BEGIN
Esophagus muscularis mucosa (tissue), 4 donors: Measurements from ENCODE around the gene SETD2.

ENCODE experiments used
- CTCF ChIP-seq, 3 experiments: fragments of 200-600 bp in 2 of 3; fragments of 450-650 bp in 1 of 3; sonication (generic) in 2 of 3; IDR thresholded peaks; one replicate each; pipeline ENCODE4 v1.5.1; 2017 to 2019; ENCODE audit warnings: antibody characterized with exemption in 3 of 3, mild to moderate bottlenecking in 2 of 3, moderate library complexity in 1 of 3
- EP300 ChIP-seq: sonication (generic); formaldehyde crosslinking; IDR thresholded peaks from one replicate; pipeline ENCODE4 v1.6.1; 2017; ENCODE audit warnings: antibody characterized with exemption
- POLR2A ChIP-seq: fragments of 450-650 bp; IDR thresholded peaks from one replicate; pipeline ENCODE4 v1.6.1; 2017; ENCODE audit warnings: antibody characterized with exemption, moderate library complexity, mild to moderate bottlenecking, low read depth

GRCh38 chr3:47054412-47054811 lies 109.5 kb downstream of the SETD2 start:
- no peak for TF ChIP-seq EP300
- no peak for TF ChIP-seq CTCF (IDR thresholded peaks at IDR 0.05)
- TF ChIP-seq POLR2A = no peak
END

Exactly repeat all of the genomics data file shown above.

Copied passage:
Esophagus muscularis mucosa (tissue), 4 donors: Measurements from ENCODE around the gene SETD2.

ENCODE experiments used
- CTCF ChIP-seq, 3 experiments: fragments of 200-600 bp in 2 of 3; fragments of 450-650 bp in 1 of 3; sonication (generic) in 2 of 3; IDR thresholded peaks; one replicate each; pipeline ENCODE4 v1.5.1; 2017 to 2019; ENCODE audit warnings: antibody characterized with exemption in 3 of 3, mild to moderate bottlenecking in 2 of 3, moderate library complexity in 1 of 3
- EP300 ChIP-seq: sonication (generic); formaldehyde crosslinking; IDR thresholded peaks from one replicate; pipeline ENCODE4 v1.6.1; 2017; ENCODE audit warnings: antibody characterized with exemption
- POLR2A ChIP-seq: fragments of 450-650 bp; IDR thresholded peaks from one replicate; pipeline ENCODE4 v1.6.1; 2017; ENCODE audit warnings: antibody characterized with exemption, moderate library complexity, mild to moderate bottlenecking, low read depth

GRCh38 chr3:47054412-47054811 lies 109.5 kb downstream of the SETD2 start:
- no peak for TF ChIP-seq EP300
- no peak for TF ChIP-seq CTCF (IDR thresholded peaks at IDR 0.05)
- TF ChIP-seq POLR2A = no peak